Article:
Ohio PAs Address Substance Use Disorder through Advocacy, Education and Research

This is the first of two articles from state chapters on how PAs are addressing the opioid crisis.

By Clayton M. Rotuno

Pill bottle tipped over
Credit: CDC/ Amanda Mills

Over the past two decades, Substance Abuse Disorder (SUD) – specifically involving opioid-based pain medications – has risen in the State of Ohio and across the nation. According to the CDC, the death rate from heroin overdose has nearly tripled since 1999: from six out of 100,000 to 16 out of 100,000. In response, Ohio PAs are addressing this epidemic through political advocacy, education, and innovative research.

In January, bueprenorphine became listed on the Ohio Physician Assistant Formulary as “may prescribe” for office-based treatment of opioid addiction. Since October 2000 when Congress enacted the Drug Addiction Treatment Act (DATA), this medication was restricted to the license of a Medical Doctor. In July 2016, Congress passed the Comprehensive Addiction and Recovery Act (CARA).  This new law adds PAs to a federal waiver program which allows certain practitioners to prescribe buprenorphine as part of medication-assisted treatment (MAT) for opioid addiction.

Josanne Pagel, Executive Director of PA Services at the Cleveland Clinic and immediate past president of the American Academy of PAs,  agrees buprenorphine’s status change is a breakthrough in battling SUD, “Allowing PAs to prescribe bueprenorphine in the out-patient setting increases access to patients needing this medically-assisted treatment. This is a great step forward in the battle against the opioid crisis.”

Tom Lumsden, a PA-C for the Lorain County Alcohol and Drug Abuse Services, Inc. (LCADA), went through a “24-hour waiver-training process” in order to prescribe buprenorphine under his own license.  Now that he has obtained his waiver, the practice can see additional patients. Lumsden notes he still collaborates with his supervising physicians for more complex cases, such as those in which the patient is not willing to abstain from all types of substance uses during their rehab period.

In addition to increasing access to care, at least one PA is battling this disease by reducing stigma and improving education. Scott Petersen, MPAS, PA-C, and Pain Education Coordinator for Inpatient Pain Management at Cleveland Clinic Avon Hospital, in Avon, Ohio, believes that improving education on the disease process and reducing the stigma around receiving treatment could drastically reduce the number of Ohioans falling victim to overdose. Petersen cites the chemical changes that occur during the addictive disease process as reason to seek out the help of a medical practitioner. His effort to eliminate stigma and increase education are critical considering only 10 percent of patients who need treatment have received it in the past (Substance Abuse and Mental Health Services Administration, 2015).  In theory, better informing patients and the general public about the disease process and the services available to treat it could allow prompt intervention before drug addiction becomes fatal.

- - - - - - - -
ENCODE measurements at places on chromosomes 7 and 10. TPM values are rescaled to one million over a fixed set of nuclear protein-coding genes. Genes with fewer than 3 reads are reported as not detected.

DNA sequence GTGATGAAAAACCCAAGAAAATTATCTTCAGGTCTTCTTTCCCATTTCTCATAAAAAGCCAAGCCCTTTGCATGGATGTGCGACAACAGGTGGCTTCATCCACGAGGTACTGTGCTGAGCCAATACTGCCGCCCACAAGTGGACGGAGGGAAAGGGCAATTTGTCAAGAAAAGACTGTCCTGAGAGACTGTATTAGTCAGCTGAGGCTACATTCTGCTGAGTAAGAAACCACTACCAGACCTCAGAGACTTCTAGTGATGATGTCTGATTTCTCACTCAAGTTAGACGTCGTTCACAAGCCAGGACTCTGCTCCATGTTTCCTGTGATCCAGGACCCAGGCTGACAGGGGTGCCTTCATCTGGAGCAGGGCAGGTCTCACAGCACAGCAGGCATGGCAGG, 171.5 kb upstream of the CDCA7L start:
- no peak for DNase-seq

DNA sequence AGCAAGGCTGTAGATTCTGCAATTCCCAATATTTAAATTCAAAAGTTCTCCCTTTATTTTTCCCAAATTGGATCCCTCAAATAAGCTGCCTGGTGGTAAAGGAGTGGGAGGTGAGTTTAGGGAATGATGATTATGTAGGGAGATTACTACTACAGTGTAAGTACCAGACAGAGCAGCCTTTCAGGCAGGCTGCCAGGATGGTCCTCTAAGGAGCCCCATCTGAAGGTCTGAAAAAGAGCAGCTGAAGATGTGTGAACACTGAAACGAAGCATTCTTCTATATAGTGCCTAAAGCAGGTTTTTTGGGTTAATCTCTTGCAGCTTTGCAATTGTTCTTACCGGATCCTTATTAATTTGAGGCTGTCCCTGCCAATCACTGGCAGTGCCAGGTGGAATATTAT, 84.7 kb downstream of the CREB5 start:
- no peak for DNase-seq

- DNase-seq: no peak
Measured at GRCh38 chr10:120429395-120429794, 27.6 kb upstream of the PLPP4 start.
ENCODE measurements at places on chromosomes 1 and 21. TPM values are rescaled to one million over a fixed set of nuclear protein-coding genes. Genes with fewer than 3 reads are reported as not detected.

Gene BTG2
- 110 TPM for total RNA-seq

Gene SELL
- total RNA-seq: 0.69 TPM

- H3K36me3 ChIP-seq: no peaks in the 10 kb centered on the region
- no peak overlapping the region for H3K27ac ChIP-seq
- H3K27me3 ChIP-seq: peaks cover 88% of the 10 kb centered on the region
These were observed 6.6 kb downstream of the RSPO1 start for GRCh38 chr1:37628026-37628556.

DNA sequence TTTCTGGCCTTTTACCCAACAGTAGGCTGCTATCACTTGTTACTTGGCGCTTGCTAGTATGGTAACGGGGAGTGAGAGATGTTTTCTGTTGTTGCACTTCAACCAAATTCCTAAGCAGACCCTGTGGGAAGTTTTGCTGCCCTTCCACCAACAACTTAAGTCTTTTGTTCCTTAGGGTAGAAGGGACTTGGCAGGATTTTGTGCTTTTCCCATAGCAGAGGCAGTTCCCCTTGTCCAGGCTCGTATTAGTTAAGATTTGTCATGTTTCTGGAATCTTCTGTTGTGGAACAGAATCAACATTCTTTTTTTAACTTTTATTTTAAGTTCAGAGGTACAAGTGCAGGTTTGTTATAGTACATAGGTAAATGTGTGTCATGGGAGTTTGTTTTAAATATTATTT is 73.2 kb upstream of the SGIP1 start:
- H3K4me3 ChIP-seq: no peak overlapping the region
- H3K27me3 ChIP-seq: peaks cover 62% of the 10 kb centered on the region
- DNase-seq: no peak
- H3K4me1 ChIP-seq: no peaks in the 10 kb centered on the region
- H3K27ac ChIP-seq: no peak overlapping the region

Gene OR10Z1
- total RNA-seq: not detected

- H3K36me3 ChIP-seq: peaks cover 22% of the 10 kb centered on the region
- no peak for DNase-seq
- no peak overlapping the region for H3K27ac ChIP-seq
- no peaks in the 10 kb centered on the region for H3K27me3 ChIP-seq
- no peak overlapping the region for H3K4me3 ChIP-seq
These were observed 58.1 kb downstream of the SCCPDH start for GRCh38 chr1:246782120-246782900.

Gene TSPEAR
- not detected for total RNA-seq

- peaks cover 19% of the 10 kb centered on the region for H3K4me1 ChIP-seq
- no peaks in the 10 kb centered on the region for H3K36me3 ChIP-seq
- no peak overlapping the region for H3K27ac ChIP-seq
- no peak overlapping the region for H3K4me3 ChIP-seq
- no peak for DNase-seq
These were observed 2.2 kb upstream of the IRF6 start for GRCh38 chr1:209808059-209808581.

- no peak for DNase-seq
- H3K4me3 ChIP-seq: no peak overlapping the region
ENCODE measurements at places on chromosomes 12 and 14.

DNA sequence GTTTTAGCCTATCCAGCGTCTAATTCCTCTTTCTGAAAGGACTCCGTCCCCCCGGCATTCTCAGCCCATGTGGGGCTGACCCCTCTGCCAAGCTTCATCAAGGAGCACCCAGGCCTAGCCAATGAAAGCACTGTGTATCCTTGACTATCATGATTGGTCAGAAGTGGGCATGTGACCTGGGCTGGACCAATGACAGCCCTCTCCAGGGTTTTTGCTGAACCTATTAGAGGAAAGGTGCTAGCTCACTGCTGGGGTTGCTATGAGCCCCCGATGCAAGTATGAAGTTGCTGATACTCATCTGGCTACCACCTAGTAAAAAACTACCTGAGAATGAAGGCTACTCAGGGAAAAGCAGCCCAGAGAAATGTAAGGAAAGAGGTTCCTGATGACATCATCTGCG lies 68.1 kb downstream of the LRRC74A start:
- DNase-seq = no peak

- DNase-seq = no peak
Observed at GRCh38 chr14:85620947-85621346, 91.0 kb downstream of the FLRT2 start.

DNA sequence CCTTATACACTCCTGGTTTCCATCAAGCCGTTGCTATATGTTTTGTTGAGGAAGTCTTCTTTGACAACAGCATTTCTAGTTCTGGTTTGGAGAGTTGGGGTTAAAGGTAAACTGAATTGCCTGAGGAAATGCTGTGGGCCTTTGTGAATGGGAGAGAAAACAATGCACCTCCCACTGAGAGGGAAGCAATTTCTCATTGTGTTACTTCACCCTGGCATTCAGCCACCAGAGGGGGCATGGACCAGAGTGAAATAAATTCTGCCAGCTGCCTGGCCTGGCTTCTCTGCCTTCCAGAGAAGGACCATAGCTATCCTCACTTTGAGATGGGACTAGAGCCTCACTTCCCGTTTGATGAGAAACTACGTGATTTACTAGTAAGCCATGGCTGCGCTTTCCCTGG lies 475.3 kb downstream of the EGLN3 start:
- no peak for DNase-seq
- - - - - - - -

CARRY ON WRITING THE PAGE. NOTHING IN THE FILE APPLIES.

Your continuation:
And while increased access to pharmacologic therapies and education will help with the rising demand for services, the relapse rate of SUD patients is still around 60 percent (Witkiewitz et al., 2014). Kelsey Meyer, a PA-C in Ohio, researched alternative therapy for SUD patients and believes her findings provide additional hope for improved patient outcomes.

As part of her education at the University of Mount Union, Meyer spent a month at S’eclairer, a Psychiatric Medical Practice applying adjunctive therapies to SUD patients.  Her area of practice was Mindfulness-Based Interventions (MBIs) which utilize ancient practices rooted in Buddhist tradition. These exercises have the ability to “alter learned reactivity” and “rehabilitate the addicted mind,” according to Meyer.

During her time at S’eclairer, Meyer led meditation-type interventions which included guided meditation and therapeutic walks. When asked whether she thought the meditation was beneficial to patients, she pointed to the medical literature and research that further supports it.

Meyer completed a systematic review of the medical literature on this topic as part of her Master’s Degree at the University of Mount Union. Her work revealed that MBIs have the ability to “create change in neurobiology and behavior,” equipping patients with the “tools to overcome this complex disorder and the overwhelming relapse probability.” This innovative approach to SUD patients offers additional hope in the on-going battle against substance abuse.

And while MBIs likely won’t entirely replace the use of opioid antagonists, these tools can empower patients to take control of their addiction and ultimately lead to lower relapse and fewer overdoses.

“If all of the bueprenorphine in the world ran out, those with an opioid addiction would still have the skills that mindfulness teaches,” says Meyer.

Clayton Rotuno, PA-C, is the Ohio Association of Physician Assistant’s Chair of the Diversity.  This article was written for the Ohio Association of Physician Assistants highlighting the efforts of PAs in the State of Ohio to address the substance abuse crisis. Contact Clayton at OAPA@ohiopa.com.

AAPA is partnering with the American Society of Addiction Medicine (ASAM) and the American Association of Nurse Practitioners (AANP) to offer free online training courses that will allow PAs and NPs to prescribe bueprenorphine for the treatment of opioid addiction.